A positive has emerged in the past week concerning the murder of a Keizer mother.

On the other hand, disturbing details of the murder were also unveiled.

Michelle Pearson was killed in her Ventura Loop home the night of March 5. Husband Wilfred “Bill” Pearson was also shot and taken to Salem Hospital with gunshot wounds. The couple’s 17-year-old son, Brett Angus Pearson, was arrested about 90 minutes later. Also arrested was Brett’s friend, fellow 17-year-old Keizer male Robert Daniel Miller II.

The two teens, who are being tried as adults, had a second arraignment last Thursday, March 20.

The day before, the family released an update on Bill via the hospital.

“We are grateful for Bill’s continued progress with his recovery,” the statement said. “We’re also thankful for the continued support from our faith community and friends.”

Last Saturday, the news got even better.

“Wilfred ‘Bill’ Pearson was discharged from Salem Hospital on Saturday, March 22,” a short statement from the hospital read.

During last week’s proceedings, Brett Pearson and Miller were arraigned on two counts each of conspiracy to commit aggravated murder and attempted aggravated murder with a firearm. Pearson also was handed down aggravated murder and attempted aggravated murder charges from a grand jury indictment. Miller was charged with two counts of aggravated murder with a firearm and attempted aggravated murder with a firearm.

According to the indictment, Pearson agreed to pay Miller “money and things of value to unlawfully and intentionally” cause the death of his mom.

In the same criminal act, according to the indictment, Pearson agreed with Miller to cause the death of his parents sometime between Feb. 1 and March 5.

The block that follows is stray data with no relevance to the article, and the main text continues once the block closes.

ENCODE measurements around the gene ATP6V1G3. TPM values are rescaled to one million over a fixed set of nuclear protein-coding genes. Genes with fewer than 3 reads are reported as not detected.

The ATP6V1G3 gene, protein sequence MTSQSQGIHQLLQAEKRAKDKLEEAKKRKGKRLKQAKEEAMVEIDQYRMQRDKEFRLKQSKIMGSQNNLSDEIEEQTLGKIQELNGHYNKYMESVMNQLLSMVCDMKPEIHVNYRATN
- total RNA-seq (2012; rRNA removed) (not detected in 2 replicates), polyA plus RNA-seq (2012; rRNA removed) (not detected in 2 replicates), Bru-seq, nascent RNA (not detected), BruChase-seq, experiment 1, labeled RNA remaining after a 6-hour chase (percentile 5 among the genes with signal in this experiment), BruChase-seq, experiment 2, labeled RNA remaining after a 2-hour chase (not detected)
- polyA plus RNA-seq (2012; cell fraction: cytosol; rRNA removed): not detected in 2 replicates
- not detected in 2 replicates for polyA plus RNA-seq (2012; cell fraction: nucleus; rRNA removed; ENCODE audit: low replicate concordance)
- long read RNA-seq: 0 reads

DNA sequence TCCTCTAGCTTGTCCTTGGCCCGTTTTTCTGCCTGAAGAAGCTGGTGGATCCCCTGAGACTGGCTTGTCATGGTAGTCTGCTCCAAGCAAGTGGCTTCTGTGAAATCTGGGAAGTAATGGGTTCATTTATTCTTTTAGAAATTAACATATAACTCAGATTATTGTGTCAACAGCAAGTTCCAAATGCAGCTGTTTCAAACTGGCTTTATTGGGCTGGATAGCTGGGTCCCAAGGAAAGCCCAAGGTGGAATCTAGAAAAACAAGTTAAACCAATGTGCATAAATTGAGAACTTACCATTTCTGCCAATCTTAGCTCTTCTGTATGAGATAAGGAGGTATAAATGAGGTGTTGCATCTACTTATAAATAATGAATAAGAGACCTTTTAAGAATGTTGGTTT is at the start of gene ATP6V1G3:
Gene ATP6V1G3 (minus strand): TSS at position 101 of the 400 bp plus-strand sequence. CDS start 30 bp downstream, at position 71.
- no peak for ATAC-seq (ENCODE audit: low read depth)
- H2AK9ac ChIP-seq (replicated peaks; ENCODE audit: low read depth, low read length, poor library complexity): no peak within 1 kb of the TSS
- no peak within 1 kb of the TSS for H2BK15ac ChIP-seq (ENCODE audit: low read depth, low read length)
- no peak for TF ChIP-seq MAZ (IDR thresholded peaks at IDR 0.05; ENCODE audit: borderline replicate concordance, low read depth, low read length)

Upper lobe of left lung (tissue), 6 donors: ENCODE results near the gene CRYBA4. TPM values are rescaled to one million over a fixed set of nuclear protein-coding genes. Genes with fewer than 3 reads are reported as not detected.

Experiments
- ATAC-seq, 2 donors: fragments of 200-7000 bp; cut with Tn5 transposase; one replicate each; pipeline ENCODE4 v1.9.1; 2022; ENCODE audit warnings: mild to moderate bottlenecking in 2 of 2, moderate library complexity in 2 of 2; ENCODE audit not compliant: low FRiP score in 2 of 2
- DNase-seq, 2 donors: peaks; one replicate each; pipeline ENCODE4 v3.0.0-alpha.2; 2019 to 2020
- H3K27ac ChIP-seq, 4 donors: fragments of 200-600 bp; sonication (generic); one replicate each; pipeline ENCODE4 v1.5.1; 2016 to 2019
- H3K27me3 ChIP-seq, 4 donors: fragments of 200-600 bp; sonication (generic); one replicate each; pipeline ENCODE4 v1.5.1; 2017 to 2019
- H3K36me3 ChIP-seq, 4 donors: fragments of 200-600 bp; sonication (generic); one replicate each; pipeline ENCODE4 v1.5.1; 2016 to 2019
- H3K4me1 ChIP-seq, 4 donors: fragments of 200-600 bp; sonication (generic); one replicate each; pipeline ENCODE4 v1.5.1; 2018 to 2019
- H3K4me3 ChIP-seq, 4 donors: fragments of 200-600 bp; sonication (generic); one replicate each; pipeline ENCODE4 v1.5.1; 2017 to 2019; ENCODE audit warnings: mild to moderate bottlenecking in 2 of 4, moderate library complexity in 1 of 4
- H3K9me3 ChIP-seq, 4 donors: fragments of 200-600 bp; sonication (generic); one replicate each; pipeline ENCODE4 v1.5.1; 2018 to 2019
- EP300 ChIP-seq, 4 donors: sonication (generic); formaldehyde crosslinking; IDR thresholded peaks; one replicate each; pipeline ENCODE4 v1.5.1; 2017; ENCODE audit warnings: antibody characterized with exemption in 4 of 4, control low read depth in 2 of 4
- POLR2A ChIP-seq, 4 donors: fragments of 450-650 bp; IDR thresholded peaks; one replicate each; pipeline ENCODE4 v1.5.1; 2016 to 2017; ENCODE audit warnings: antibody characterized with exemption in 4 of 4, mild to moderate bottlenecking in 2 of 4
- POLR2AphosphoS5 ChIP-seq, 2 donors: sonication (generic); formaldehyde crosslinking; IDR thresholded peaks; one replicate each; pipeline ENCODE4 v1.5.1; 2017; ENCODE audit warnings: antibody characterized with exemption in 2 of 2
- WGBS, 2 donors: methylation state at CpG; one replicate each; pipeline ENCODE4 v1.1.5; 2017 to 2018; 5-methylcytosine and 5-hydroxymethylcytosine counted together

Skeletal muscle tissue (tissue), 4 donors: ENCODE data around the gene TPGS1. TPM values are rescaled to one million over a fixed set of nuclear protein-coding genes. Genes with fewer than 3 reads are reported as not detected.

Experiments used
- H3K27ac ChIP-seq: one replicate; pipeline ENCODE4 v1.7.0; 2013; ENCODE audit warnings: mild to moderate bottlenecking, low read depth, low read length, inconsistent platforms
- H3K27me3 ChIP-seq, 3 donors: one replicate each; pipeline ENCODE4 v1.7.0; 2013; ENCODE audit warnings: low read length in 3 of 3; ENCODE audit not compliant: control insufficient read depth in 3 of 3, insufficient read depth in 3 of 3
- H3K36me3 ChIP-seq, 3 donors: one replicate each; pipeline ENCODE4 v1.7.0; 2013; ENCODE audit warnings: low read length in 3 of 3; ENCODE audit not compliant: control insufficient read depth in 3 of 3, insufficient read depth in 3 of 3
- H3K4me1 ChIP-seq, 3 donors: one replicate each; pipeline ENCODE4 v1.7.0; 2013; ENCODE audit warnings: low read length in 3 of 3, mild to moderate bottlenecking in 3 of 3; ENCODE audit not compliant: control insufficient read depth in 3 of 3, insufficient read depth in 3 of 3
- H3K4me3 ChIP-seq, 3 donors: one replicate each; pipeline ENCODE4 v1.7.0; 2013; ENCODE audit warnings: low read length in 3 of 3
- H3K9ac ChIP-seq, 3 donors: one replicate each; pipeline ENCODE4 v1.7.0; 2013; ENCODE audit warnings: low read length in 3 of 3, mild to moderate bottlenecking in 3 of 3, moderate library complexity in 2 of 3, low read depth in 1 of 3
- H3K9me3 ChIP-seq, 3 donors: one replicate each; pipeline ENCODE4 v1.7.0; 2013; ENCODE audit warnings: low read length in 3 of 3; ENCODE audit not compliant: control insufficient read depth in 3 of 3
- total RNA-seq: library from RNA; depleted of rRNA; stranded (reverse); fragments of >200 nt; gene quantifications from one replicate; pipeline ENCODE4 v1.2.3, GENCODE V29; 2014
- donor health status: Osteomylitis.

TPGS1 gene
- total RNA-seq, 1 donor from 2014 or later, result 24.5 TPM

Both suspects are still being held in the Marion County Corrections Facility without bail. Neither entered a plea last week. The next court proceedings for the two are scheduled for April 17.

Lloyd C. Woolfe


Lloyd C. Woolfe, 94, was born in Tillamook, Oregon on March 9, 1920 to Howard and Amelia (Eckloff) Woolfe.

He attended Tillamook High School and graduated in 1938. The following year he entered Oregon State College in Corvallis and majored in geology. During this time he met his future wife.

Lloyd graduated with a B.S. in 1942 and joined the Navy as part of the American World War II effort. He received an honorable discharge and in 1946 married Ruth Blair, his wife of 34 years. Together they had four sons (Rick, Van, Greg and Lynn) over the next 10 years.

Lloyd worked as a geologist for the federal government and State of Oregon for the next 36 years, including an early stint in the Panama Canal Zone where Rick was born. He also worked for the federal government in California out of Stockton.

He started working for the State of Oregon Highway Department as a regional geologist in 1956. He was promoted to chief geologist in 1962, a position he held until retirement in 1982. Lloyd had a long and fulfilling retirement until his death.

Lloyd was a man who loved playing chess, listening to and recording classical music and improving coastal properties through hard work. He will be missed by his family and friends.